Tuesday, September 06, 2005

Gas Wars

Interesting poll in the Star yesterday. Here's the lead:

MONTREAL: Almost half of Canadians wanted to see their petroleum resources and their gas companies nationalized as fuel prices hit record levels, a new poll suggests.

The Leger Marketing telephone survey of 1,500 people was conducted between Aug. 24 and Aug. 31, the bulk being done before the devastating effects of hurricane Katrina were felt.


No doubt this will lead to even more saber rattling in Alberta and more talk of a new NEP.

My view? The higher gas prices go, the better. Prices in Canada are still far lower than Europe and the only way we'll ever get people to reduce their fuel consumption is by higher prices at the pump.

That said, energy use and gas prices have traditionally had a lot of impact at voters come election time, so there's definitely some room for any of the parties to make huge political gains with an appealing policy on this.

15 Comments:

  • NEP! NEP! NEP! :-P

    By Blogger daveberta, at 7:20 PM  

  • Yeah, more grist for the Ezra Levant everyone-hates-Alberta NEP-o-matic.

    I bet most of the people who answered the question about "nationalisation" don't really know what it means.

    By Anonymous Anonymous, at 10:24 PM  

  • Hear hear! Higher gas prices fix so many problems, from environmental issues up to and including the federal debt and budgetary problems.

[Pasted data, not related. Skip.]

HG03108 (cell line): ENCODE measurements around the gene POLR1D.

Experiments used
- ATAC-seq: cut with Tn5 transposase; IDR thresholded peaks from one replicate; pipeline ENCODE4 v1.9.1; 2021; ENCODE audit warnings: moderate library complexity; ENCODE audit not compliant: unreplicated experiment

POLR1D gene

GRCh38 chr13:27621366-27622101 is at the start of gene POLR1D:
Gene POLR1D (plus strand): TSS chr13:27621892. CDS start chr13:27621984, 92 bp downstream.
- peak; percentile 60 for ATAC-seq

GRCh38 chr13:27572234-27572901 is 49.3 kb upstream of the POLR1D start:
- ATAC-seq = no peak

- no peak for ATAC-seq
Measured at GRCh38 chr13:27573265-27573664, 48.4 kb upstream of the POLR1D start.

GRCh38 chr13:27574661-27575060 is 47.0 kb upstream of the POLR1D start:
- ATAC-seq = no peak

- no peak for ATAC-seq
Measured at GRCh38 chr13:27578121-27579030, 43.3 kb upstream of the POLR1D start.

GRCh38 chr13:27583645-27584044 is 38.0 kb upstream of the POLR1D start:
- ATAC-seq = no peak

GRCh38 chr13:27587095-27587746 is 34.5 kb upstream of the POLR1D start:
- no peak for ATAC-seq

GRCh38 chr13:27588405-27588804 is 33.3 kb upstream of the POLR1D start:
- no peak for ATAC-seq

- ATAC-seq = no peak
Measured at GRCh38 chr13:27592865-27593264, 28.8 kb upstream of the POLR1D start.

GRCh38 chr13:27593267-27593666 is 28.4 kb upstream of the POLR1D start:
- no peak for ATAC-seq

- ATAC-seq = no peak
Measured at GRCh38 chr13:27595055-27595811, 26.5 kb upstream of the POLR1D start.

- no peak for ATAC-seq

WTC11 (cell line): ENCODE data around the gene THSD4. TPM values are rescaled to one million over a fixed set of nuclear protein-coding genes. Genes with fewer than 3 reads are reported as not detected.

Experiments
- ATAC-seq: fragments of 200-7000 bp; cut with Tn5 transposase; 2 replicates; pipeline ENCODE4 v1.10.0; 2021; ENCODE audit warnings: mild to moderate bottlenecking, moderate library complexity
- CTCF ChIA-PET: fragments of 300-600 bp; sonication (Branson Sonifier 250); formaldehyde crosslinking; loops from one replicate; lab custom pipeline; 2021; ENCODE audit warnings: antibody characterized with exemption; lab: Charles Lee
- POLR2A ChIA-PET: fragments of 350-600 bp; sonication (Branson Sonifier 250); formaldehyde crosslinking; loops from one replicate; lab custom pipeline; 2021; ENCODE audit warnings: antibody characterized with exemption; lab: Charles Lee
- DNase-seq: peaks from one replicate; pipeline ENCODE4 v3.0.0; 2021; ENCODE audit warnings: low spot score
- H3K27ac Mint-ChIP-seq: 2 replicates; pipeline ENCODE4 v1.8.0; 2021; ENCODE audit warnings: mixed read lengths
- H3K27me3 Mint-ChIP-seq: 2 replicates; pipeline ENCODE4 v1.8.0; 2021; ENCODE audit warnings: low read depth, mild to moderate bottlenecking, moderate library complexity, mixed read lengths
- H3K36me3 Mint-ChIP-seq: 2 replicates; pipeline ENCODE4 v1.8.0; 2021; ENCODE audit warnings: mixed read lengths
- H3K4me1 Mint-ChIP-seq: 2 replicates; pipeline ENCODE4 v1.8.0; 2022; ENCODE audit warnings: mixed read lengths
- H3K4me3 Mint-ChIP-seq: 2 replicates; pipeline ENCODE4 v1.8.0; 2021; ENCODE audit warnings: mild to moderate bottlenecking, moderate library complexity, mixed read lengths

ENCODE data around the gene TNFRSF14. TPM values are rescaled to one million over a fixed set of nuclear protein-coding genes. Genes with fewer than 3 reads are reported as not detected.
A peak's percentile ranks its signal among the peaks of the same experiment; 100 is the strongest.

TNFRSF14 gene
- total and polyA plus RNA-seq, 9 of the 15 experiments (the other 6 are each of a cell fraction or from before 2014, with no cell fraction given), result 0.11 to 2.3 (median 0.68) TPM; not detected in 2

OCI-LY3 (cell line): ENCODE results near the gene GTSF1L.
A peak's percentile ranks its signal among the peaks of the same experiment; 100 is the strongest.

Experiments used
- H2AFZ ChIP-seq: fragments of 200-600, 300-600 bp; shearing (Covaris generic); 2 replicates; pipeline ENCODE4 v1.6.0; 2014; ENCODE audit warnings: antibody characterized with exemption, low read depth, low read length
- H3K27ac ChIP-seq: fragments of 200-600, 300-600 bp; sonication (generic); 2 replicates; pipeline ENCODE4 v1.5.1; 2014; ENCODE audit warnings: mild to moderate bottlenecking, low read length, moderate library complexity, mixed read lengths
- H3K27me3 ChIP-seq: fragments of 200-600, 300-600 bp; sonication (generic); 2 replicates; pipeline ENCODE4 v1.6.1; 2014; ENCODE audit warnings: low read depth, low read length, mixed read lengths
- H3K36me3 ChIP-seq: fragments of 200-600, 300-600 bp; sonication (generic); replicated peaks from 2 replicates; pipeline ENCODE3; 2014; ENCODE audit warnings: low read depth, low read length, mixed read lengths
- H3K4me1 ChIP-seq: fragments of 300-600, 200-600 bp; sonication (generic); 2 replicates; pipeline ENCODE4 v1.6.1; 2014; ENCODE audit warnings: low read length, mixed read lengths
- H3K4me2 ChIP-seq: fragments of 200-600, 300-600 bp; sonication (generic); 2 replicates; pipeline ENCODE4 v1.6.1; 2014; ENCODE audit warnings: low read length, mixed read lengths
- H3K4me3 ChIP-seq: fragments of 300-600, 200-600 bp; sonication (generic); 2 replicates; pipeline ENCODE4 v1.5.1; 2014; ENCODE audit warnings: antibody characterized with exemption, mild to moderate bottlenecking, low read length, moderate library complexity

By Anonymous ryan, at 12:13 AM  

  • Agreed re the high energy prices, though we may yet have to worry about inflation.

    Personally, I'm just happy to see the owners of gas-guzzlers squirm. The market takes its revenge on irresponsible behaviour! :-)

    By Blogger The Tiger, at 7:46 AM  

  • This Ontarian has no problem with seeing gas prices this high. Let Alberta celebrate its winfall, I say. In our case, it's good for us because we finally have incentive to use public transit, and develop alternate technologies.

    Though it comes in the form of short-term challenges for some, in the long term, I think everybody wins.

    By Blogger James Bow, at 9:02 AM  

  • I'm with James on this. Hell, even the NDP isn't considering "nationalization" - that's just stupid (if this ever became the NDP position, I would resign the party immediately).

    The faster we break our addiction to gas and oil the better. If high prices help, so be it.

    I hope Alberta invests their winfall wisely so they can still be a "have" when the oil is gone. Smart money would be for some of that windfall be used to develop Alberta based alternative energy and fuels, so that the province can be the "energy" patch not just the oil patch.

    By Blogger Mike, at 10:39 AM  

  • I VANPOOL from Duncan BC to Victoria BC. There are 7 of us in the van so that takes 6 vehicles off the road. Prices here on the island average at about 1.20 litre. Going to work this morning I counted 4 (four) vehicles which had 2 or more people in them. So the price still hasn't changed peoples habits.